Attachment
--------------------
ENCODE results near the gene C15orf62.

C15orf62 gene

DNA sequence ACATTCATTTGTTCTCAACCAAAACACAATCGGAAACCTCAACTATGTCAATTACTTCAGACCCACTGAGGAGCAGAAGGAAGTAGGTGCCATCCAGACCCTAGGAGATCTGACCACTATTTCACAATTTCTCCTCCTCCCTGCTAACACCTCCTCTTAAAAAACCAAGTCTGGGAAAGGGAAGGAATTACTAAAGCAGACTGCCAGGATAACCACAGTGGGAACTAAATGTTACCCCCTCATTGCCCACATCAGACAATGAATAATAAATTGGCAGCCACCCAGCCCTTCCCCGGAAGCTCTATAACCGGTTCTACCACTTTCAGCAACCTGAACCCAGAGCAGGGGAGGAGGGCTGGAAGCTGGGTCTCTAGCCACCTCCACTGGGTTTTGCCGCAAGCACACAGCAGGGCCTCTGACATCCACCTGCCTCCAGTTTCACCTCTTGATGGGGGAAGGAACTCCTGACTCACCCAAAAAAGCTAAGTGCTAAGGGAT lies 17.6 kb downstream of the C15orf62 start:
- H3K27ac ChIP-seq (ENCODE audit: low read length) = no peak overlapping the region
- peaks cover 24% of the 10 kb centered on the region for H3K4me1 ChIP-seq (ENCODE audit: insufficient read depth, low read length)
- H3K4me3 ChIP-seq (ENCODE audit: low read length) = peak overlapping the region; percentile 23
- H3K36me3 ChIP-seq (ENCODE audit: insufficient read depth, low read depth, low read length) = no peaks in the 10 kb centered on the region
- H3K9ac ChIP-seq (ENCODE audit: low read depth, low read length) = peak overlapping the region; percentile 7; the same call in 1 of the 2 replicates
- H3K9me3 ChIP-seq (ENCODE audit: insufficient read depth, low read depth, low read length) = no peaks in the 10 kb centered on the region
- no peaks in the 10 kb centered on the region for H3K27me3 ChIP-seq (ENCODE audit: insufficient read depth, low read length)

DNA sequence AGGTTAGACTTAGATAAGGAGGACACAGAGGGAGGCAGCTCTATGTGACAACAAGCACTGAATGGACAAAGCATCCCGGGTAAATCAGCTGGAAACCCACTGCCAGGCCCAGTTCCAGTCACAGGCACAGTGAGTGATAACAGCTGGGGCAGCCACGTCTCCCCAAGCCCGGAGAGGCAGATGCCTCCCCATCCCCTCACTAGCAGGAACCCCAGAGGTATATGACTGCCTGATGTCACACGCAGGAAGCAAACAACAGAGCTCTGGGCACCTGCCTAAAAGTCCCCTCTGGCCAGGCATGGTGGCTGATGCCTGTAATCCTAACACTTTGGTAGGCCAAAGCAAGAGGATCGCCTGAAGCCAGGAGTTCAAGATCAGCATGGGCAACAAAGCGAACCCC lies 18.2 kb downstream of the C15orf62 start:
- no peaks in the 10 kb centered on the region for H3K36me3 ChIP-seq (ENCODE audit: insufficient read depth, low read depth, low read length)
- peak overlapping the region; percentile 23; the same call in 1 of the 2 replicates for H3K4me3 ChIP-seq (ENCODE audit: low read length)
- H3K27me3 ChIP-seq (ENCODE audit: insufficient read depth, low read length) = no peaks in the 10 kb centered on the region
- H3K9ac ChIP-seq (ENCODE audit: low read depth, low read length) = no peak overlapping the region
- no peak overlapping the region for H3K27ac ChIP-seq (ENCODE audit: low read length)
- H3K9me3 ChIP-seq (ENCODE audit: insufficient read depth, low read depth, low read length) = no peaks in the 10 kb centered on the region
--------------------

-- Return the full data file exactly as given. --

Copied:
ENCODE results near the gene C15orf62.

C15orf62 gene

DNA sequence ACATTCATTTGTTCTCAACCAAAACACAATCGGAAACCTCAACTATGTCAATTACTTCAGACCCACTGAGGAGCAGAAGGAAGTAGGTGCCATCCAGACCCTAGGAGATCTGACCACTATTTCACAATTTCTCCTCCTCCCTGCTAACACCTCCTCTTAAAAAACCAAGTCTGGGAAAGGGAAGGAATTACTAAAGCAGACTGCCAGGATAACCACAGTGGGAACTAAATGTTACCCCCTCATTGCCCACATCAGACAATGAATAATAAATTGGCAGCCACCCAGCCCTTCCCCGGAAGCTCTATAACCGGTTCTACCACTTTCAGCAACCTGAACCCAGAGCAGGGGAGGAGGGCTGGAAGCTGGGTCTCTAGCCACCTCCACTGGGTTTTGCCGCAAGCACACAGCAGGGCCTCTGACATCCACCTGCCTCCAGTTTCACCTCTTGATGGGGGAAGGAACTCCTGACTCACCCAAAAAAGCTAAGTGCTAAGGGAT lies 17.6 kb downstream of the C15orf62 start:
- H3K27ac ChIP-seq (ENCODE audit: low read length) = no peak overlapping the region
- peaks cover 24% of the 10 kb centered on the region for H3K4me1 ChIP-seq (ENCODE audit: insufficient read depth, low read length)
- H3K4me3 ChIP-seq (ENCODE audit: low read length) = peak overlapping the region; percentile 23
- H3K36me3 ChIP-seq (ENCODE audit: insufficient read depth, low read depth, low read length) = no peaks in the 10 kb centered on the region
- H3K9ac ChIP-seq (ENCODE audit: low read depth, low read length) = peak overlapping the region; percentile 7; the same call in 1 of the 2 replicates
- H3K9me3 ChIP-seq (ENCODE audit: insufficient read depth, low read depth, low read length) = no peaks in the 10 kb centered on the region
- no peaks in the 10 kb centered on the region for H3K27me3 ChIP-seq (ENCODE audit: insufficient read depth, low read length)

DNA sequence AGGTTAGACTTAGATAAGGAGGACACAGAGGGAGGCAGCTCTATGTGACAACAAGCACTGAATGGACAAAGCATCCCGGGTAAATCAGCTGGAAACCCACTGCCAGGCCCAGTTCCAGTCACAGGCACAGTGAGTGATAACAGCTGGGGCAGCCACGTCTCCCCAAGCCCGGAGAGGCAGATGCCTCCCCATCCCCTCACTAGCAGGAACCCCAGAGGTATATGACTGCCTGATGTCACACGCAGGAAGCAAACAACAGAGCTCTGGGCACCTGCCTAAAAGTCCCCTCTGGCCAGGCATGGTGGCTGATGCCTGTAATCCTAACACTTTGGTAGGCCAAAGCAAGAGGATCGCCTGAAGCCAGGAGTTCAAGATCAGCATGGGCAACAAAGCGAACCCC lies 18.2 kb downstream of the C15orf62 start:
- no peaks in the 10 kb centered on the region for H3K36me3 ChIP-seq (ENCODE audit: insufficient read depth, low read depth, low read length)
- peak overlapping the region; percentile 23; the same call in 1 of the 2 replicates for H3K4me3 ChIP-seq (ENCODE audit: low read length)
- H3K27me3 ChIP-seq (ENCODE audit: insufficient read depth, low read length) = no peaks in the 10 kb centered on the region
- H3K9ac ChIP-seq (ENCODE audit: low read depth, low read length) = no peak overlapping the region
- no peak overlapping the region for H3K27ac ChIP-seq (ENCODE audit: low read length)
- H3K9me3 ChIP-seq (ENCODE audit: insufficient read depth, low read depth, low read length) = no peaks in the 10 kb centered on the region